W.F. Lantry, a native of San Diego, received his Licence and Maîtrise from L’Université de Nice, and PhD in Literature and Creative Writing from the University of Houston. In 2010 he won the Lindberg Foundation International Poetry for Peace Prize (in Israel), Crucible Poetry Prize, CutBank Patricia Goedicke Prize and the Birmingham-Southern College National Hackney Literary Award in Poetry. His work has appeared in  Prairie Fire, Asian Cha, Gulf Coast and Aesthetica. His chapbook, The Language of Birds, is available from Finishing Line Press. He currently works in Washington, DC and is a contributing editor of Umbrella Journal. His website can be found here.

Kevin McLellan lives in Memphis, Tennessee where he works as a real estate investor. He is an avid wanderer and writer. His journalism has appeared in Nashville Business Review and Patient Care Magazine. “Postmodern Park” is the first of his creative writing to be published. He has a work of fiction forthcoming in The Monarch Review.  

Joan McNerney’s poetry has been included in numerous literary magazines such as Seven Circle Press, Dinner with the Muse, Blueline, 63 channels, Spectrum, and three Bright Spring Press Anthologies. Four of her books have been published by fine literary presses. Her latest title is Having Lunch with the Sky.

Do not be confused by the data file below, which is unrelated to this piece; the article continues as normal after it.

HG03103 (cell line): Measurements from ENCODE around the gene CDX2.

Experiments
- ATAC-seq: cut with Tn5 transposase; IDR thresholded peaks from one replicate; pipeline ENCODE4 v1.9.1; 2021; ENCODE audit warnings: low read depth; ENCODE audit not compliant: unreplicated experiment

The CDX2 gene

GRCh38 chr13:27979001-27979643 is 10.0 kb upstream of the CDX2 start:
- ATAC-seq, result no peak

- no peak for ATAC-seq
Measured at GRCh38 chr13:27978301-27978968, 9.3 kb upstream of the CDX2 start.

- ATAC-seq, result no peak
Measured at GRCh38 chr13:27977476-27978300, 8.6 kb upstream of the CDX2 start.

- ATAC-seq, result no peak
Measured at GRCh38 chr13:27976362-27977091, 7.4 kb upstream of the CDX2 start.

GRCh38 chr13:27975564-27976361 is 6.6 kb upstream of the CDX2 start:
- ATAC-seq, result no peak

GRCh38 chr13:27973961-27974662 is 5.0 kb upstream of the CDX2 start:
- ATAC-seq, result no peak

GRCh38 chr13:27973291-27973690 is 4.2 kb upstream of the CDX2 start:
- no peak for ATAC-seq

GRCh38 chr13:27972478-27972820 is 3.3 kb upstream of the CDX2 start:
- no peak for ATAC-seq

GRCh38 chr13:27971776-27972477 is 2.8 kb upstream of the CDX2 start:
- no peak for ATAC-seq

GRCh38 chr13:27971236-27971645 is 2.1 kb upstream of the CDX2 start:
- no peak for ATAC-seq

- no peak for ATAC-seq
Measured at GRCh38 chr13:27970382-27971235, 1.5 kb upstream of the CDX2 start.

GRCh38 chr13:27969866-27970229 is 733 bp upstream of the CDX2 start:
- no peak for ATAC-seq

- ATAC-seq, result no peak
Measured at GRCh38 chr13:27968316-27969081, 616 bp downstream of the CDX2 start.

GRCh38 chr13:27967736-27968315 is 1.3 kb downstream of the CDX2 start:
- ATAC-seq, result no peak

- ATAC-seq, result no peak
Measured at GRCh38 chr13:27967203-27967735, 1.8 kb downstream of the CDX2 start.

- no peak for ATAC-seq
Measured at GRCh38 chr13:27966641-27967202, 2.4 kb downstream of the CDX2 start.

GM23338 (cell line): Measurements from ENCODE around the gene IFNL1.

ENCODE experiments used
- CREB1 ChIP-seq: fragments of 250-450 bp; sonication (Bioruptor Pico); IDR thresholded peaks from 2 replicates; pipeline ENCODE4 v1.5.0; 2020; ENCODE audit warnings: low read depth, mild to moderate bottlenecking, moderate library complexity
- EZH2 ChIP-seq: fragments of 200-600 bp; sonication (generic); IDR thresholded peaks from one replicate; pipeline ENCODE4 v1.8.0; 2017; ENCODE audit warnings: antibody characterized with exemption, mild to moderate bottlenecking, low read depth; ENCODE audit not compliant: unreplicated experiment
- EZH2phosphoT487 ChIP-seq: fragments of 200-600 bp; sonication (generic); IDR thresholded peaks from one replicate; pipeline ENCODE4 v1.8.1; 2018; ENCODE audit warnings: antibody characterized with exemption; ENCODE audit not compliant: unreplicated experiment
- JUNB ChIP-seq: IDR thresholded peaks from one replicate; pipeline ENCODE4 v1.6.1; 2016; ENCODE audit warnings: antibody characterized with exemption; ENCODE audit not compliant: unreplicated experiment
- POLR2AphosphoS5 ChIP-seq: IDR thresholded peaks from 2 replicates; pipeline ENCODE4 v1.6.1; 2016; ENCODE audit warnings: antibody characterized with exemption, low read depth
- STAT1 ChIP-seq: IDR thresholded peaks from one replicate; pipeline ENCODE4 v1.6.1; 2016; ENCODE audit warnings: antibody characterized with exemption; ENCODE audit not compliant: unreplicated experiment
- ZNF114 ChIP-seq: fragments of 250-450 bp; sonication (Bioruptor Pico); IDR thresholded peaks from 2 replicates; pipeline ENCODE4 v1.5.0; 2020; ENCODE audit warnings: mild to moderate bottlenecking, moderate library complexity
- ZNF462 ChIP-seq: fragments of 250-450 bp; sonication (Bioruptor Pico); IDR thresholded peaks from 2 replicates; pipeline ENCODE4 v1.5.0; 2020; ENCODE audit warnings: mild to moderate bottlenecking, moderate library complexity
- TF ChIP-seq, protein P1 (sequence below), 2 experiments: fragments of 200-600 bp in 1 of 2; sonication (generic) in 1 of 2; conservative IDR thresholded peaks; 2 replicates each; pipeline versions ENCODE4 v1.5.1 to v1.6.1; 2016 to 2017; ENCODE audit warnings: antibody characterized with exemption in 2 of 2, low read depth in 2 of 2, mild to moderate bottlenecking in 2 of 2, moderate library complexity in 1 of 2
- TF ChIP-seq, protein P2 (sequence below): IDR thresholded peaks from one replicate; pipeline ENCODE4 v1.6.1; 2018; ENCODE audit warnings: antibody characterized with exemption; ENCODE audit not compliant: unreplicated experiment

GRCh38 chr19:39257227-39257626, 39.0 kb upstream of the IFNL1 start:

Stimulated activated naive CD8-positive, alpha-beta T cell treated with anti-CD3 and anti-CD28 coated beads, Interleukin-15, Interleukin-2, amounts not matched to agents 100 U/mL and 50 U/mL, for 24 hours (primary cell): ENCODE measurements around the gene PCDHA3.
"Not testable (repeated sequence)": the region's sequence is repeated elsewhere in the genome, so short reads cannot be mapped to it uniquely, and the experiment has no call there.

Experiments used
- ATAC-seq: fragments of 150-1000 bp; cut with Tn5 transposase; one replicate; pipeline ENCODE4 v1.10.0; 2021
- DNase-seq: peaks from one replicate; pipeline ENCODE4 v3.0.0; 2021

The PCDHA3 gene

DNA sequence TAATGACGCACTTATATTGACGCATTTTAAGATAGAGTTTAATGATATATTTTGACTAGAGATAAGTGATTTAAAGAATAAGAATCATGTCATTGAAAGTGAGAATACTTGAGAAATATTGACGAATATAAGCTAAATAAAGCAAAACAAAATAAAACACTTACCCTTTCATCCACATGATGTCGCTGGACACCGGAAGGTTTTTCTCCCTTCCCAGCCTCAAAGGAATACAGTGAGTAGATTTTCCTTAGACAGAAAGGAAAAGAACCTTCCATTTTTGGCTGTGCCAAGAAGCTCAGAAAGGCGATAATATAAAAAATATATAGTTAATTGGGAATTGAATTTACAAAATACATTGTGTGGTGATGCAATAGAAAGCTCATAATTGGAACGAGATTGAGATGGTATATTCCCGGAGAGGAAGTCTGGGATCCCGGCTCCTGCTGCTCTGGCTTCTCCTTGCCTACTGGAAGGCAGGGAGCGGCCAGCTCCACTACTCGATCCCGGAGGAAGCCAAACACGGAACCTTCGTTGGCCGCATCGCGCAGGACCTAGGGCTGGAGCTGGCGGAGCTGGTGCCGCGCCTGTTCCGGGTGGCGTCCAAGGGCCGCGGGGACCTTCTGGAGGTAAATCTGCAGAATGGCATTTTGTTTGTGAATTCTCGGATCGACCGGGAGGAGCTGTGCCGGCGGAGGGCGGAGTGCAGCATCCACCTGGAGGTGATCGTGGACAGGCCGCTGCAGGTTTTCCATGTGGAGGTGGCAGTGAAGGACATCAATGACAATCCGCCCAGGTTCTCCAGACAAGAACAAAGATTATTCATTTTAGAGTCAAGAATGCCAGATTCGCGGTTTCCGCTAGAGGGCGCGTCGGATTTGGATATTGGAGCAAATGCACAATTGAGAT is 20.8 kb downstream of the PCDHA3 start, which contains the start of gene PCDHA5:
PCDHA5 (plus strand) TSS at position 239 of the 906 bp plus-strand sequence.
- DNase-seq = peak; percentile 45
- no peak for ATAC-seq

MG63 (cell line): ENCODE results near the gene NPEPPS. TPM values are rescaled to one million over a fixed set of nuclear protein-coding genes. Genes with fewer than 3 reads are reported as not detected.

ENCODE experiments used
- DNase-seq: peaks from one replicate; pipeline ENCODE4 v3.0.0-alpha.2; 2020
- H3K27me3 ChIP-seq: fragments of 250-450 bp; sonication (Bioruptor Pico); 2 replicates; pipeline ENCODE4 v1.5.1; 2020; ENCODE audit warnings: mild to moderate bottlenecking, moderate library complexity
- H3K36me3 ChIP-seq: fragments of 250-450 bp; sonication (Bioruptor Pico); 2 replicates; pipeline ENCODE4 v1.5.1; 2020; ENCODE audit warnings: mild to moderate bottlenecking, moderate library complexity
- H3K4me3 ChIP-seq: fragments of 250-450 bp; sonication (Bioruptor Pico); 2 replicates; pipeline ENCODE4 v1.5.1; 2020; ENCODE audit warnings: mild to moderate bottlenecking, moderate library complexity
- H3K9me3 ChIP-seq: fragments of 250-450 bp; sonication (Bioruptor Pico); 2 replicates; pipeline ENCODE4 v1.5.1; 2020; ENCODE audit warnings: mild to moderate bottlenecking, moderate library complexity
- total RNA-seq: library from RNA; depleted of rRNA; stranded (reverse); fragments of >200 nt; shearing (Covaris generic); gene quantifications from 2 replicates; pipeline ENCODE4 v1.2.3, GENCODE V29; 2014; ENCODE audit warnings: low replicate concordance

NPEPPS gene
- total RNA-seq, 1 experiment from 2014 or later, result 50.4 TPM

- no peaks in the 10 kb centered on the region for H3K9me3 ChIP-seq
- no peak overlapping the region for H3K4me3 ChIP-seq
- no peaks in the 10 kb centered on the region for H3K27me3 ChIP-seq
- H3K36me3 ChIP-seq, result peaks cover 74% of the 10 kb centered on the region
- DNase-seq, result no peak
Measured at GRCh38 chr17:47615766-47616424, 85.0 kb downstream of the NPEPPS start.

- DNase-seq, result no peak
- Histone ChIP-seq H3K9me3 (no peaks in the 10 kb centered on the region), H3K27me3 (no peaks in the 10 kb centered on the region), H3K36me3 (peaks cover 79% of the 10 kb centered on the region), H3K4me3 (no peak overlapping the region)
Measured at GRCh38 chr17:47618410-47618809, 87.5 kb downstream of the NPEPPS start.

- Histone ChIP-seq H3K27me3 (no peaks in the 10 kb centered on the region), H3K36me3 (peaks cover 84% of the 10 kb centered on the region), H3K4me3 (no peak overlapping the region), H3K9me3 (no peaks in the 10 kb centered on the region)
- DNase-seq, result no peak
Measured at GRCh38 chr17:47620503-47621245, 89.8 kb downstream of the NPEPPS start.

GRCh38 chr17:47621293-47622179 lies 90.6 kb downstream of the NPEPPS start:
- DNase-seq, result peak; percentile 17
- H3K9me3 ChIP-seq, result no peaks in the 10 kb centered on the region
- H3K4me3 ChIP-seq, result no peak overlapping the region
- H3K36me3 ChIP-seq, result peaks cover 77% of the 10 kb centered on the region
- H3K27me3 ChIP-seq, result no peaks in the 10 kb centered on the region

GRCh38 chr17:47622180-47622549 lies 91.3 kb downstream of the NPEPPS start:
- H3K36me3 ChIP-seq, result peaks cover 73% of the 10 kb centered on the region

David L. O’Neal attended Princeton University, served three years as an officer in the U.S. Marine Corps, then established his own business as an antiquarian bookseller dealing in rare books and manuscripts. O’Neal retired from the book business in 2002 and is now enjoying a second career as a writer, especially of poetry. His work has found publication in Sensations Magazine, Writers’ Forum, Bird Keeper (England), Bird Keeper (Australia), The New York Times, The Marin Poets Anthology, Vision Magazine, Mississippi Crow, Creativity Connection, Street Spirit, Nut House, Writer’s Forum, The Eclectic Muse, Two Hawks Quarterly, Writer’s Digest, Open Minds Quarterly, Voices of Bi-Polar Disorder (anthology), Science Poetry (forthcoming anthology), etc. He has published several books including one about his parrot and Babbling Birds, an anthology of poems about parrots from antiquity to the present.